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Publication numberUS719608 A
Publication typeGrant
Publication dateFeb 3, 1903
Filing dateSep 2, 1902
Priority dateSep 2, 1902
Publication numberUS 719608 A, US 719608A, US-A-719608, US719608 A, US719608A
InventorsJohn M Peterson
Original AssigneeJohn M Peterson
Export CitationBiBTeX, EndNote, RefMan
External Links: USPTO, USPTO Assignment, Espacenet
Automatic bicycle-brush.
US 719608 A
Abstract  available in
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Claims  available in
Description  (OCR text may contain errors)

No. 719,608. PATENTED FEB. 3,1903.







SPECIFICATION forming part of Letters Patent No. 719,608, dated February 3, 1903.

Application filed September 2, 1902. $erial1lo. 121,728. (No model.)

To all whom it may concern:

Be it known that 1, JOHN M. PETERSON, a citizen of the United States, residing at Milwaukee, county of Milwaukee, and State of Wisconsin, have invented new and useful Improvements in Automatic Bicycle-Brushes, of which the following is a specification.

My invention relates to improvements in devices for brushing the mud and water from the rear wheel of a bicycle; and it pertains more especially to the means employed for adj ustably supportinga brush or contact-bearing in rear of the rear wheel and also the means employed for throwing the brush or bearing into and out of contact with the tire of the wheel.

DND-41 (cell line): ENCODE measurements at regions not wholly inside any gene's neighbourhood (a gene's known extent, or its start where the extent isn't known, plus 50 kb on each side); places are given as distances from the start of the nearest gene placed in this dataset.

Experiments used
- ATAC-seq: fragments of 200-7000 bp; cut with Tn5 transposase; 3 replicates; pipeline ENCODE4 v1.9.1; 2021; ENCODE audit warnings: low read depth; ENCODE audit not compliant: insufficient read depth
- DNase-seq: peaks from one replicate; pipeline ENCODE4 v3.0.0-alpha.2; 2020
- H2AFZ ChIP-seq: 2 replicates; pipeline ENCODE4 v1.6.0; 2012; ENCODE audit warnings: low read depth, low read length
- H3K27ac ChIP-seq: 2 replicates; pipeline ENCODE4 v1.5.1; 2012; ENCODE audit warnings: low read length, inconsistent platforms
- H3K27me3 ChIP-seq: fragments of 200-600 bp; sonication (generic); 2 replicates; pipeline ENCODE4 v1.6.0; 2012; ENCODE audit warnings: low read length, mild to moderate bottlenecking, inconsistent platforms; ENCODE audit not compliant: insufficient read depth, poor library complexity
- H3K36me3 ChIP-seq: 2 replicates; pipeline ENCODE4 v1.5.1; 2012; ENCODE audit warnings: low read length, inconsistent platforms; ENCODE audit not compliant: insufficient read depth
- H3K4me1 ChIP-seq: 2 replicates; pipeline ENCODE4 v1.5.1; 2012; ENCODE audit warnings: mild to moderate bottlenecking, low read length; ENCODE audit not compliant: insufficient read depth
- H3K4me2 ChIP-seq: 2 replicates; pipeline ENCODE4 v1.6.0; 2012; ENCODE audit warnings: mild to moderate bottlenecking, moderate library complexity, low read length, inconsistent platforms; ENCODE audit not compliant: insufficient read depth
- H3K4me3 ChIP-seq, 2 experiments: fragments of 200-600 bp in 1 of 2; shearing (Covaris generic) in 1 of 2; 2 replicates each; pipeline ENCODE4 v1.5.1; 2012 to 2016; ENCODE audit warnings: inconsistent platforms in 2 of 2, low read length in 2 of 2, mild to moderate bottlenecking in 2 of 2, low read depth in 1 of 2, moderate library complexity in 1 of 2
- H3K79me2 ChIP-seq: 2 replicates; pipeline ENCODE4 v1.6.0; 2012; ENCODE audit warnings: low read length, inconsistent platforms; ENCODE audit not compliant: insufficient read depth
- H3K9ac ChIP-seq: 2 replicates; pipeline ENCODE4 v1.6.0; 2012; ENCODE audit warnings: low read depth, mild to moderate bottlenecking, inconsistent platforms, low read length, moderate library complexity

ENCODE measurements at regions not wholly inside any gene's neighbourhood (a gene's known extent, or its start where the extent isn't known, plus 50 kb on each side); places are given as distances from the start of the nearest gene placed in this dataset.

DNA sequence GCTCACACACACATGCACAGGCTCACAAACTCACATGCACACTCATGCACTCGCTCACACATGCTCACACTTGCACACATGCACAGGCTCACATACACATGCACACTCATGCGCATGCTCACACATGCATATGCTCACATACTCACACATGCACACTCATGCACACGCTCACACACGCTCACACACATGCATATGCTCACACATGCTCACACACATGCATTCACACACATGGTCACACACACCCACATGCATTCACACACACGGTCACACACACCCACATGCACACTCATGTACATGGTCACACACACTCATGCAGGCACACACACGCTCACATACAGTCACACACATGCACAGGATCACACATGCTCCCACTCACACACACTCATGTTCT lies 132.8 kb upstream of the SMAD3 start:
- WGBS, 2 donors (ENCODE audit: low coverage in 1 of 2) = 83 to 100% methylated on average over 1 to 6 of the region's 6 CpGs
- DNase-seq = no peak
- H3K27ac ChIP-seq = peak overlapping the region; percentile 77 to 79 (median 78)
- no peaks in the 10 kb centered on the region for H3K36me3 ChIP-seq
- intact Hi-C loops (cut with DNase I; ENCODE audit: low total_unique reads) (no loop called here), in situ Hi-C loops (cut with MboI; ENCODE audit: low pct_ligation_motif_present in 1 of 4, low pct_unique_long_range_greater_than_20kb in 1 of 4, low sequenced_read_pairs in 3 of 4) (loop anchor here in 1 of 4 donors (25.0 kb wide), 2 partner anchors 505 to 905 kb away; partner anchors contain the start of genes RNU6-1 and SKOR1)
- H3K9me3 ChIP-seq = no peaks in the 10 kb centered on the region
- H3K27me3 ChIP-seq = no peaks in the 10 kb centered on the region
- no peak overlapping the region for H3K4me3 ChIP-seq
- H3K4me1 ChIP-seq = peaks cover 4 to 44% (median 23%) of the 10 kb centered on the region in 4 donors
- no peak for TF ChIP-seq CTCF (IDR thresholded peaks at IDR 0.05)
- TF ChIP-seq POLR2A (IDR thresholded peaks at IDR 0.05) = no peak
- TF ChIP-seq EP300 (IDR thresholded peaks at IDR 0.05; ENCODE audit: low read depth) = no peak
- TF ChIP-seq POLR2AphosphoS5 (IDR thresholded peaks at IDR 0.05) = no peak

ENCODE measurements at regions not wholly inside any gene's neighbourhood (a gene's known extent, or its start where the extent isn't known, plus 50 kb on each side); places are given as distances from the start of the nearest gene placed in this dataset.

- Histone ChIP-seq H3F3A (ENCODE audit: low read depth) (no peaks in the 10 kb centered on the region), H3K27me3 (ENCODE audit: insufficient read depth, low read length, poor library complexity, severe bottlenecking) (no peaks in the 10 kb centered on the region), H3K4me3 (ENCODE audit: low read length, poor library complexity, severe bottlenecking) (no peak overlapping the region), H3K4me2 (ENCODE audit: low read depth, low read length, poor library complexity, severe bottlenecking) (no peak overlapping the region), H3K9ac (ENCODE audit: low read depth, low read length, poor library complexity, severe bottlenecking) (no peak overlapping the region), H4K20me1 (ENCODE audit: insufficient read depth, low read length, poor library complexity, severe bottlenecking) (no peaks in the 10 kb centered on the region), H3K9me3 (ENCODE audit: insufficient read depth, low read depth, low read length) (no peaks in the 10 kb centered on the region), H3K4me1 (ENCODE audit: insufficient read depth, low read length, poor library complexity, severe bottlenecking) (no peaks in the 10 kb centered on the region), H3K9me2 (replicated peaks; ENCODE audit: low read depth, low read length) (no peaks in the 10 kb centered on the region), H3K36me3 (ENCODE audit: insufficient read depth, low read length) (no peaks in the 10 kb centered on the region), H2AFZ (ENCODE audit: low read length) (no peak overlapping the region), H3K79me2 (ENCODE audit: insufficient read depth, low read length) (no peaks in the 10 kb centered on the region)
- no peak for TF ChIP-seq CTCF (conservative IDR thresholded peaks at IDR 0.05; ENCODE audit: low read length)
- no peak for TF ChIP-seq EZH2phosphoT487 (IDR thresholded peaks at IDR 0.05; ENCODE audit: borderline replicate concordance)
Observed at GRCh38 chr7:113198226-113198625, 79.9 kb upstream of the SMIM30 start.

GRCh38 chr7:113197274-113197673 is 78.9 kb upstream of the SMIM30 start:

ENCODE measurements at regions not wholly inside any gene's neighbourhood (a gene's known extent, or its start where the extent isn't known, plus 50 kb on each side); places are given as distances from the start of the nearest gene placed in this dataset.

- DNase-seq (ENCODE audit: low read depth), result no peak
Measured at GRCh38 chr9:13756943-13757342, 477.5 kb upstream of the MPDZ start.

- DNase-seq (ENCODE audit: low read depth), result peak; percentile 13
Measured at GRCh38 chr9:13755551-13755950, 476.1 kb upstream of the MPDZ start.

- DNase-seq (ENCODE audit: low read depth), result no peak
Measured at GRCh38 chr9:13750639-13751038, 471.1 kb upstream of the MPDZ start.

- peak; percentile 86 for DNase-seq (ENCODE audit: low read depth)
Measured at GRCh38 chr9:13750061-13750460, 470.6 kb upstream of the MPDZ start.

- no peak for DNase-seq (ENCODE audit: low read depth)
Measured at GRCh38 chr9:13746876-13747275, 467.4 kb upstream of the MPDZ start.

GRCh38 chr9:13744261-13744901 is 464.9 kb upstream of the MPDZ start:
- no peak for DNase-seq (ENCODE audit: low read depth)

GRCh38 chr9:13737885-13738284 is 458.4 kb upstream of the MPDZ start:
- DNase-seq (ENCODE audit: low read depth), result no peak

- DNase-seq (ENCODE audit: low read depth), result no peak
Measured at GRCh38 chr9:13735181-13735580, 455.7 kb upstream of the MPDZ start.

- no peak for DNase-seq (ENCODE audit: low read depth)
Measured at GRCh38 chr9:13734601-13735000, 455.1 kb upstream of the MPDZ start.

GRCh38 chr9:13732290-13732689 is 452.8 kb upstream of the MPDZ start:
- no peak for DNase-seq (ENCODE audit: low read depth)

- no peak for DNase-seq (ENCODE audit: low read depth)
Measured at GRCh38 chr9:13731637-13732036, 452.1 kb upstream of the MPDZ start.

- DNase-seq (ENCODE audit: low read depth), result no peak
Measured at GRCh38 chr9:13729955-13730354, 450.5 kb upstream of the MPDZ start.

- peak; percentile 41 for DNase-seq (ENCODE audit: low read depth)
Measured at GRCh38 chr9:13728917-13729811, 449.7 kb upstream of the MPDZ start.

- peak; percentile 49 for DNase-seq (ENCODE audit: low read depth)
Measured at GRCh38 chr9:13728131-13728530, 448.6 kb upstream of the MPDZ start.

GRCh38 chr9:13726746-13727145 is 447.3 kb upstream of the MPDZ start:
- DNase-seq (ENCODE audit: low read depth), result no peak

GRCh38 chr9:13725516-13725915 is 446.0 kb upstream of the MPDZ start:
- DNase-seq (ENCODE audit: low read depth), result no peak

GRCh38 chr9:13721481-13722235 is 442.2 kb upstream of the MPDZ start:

My invention is further explained by reference to the accompanying drawings, in which- Figure 1 represents a side view thereof attached to the frame of a bicycle. Fig. 2 is a top view of the lower portion of the device. Fig. 3 is a detail view from the under side of the device for holding the upper end of the brush-supporting frame. Fig. lis a side view of the device shown in Fig. 3. Fig. 5 is a top view of the lower end of the brushsupporting frame and a brush therein.

Like parts are identified by the same reference characters throughout the several views.

The brush A is adj ustably supported in the case B by the binding-screws O. The binding-screws C have screw-threaded bearings in the inclosing case and are adapted as they are turned down therein to impinge at their lower ends against the brush and retain the same in place at any desired point of adjustment, while they permit of the brush being adjusted forward from time to time as the same becomes worn by contact with the tire. The case B is pivotally supported from the respective sides of the supporting-frame D by the bolt E. The brush is held normally in contact with the tire F of the wheel by the recoil of the springs G G. The springs G are centrally supported from the bolt E, while one end thereof rests upon the frame D and their opposite ends bear beneath the brushinclosing case B. One end of the brush-supporting bolt E is provided with an operatingarm H. The brush-inclosing case B is rigidly secured to the bolt E, whereby said brush is thrown in and out of contact with the tire by turning said bolt. Motion is communicated to the operating-arm H from the hand of the rider of the bicycle when sitting in his seat through the cord I. The cord I is supported from the frame D, operating-rod J ,and the bar K of the bicycle through a series of staples or eyebolts L. It will be understood that when the cord I is slack the brush will be normally retained in contact with the tire, as stated.